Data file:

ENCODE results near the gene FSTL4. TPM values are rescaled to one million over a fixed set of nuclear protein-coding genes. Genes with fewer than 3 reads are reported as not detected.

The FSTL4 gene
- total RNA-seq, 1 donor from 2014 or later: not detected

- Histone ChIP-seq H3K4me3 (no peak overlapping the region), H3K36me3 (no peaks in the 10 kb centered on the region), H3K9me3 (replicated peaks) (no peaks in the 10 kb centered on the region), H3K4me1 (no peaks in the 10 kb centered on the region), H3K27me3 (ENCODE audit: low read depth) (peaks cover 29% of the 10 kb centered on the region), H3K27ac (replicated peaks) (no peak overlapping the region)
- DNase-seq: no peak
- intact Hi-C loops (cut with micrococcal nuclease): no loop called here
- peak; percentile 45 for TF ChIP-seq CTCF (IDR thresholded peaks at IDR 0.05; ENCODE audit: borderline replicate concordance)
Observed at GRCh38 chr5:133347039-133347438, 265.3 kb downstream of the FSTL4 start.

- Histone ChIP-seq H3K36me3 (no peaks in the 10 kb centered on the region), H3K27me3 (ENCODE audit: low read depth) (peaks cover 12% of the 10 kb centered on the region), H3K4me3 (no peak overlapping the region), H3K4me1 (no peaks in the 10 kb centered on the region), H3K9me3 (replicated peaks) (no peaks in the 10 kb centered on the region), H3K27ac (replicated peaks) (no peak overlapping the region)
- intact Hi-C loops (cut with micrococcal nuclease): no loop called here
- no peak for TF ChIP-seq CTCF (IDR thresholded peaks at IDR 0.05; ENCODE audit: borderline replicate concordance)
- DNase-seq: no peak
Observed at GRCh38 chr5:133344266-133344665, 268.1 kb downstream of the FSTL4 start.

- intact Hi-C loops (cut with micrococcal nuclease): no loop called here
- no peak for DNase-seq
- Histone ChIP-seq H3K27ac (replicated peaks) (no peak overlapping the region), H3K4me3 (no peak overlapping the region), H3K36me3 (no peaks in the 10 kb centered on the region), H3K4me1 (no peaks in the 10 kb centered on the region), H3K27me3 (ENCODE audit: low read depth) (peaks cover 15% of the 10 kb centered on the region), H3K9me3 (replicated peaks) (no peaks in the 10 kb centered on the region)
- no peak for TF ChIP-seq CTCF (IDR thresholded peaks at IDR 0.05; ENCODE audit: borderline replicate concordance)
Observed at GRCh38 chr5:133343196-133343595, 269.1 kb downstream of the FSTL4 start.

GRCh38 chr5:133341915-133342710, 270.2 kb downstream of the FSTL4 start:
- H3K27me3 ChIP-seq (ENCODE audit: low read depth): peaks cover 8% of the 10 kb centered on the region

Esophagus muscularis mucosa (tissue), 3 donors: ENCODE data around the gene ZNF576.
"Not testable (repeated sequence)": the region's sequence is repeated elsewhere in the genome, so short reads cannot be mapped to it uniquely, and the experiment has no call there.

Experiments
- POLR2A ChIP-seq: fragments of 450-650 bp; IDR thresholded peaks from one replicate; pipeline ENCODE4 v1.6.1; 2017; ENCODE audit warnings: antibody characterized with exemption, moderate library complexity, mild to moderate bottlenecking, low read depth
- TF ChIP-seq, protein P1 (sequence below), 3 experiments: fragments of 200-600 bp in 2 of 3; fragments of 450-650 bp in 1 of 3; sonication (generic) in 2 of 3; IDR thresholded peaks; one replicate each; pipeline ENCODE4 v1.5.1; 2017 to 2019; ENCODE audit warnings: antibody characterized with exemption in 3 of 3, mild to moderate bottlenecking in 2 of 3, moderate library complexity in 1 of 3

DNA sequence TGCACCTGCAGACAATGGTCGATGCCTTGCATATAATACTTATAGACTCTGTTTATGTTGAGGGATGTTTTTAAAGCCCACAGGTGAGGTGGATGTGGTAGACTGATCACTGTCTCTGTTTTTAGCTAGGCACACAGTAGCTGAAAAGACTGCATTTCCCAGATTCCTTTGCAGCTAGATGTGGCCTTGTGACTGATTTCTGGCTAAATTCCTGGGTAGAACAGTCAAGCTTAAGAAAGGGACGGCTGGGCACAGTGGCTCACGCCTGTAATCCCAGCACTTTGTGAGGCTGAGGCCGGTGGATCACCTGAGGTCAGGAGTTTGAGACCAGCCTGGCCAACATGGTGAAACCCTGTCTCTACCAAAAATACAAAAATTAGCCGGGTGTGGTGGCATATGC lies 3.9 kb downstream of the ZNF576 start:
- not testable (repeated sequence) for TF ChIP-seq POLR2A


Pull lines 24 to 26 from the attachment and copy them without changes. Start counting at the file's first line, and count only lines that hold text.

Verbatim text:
- POLR2A ChIP-seq: fragments of 450-650 bp; IDR thresholded peaks from one replicate; pipeline ENCODE4 v1.6.1; 2017; ENCODE audit warnings: antibody characterized with exemption, moderate library complexity, mild to moderate bottlenecking, low read depth
- TF ChIP-seq, protein P1 (sequence below), 3 experiments: fragments of 200-600 bp in 2 of 3; fragments of 450-650 bp in 1 of 3; sonication (generic) in 2 of 3; IDR thresholded peaks; one replicate each; pipeline ENCODE4 v1.5.1; 2017 to 2019; ENCODE audit warnings: antibody characterized with exemption in 3 of 3, mild to moderate bottlenecking in 2 of 3, moderate library complexity in 1 of 3

DNA sequence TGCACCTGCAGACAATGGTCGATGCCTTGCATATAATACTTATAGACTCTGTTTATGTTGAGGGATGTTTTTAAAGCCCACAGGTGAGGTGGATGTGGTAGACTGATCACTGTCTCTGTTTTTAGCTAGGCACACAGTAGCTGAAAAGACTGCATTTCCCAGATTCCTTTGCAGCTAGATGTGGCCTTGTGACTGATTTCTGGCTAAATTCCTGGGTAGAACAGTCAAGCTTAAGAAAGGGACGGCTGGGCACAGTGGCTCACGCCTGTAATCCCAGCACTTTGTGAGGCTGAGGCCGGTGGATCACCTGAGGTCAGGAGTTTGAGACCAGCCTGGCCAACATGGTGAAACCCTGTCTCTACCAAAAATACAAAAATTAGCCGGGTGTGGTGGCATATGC lies 3.9 kb downstream of the ZNF576 start: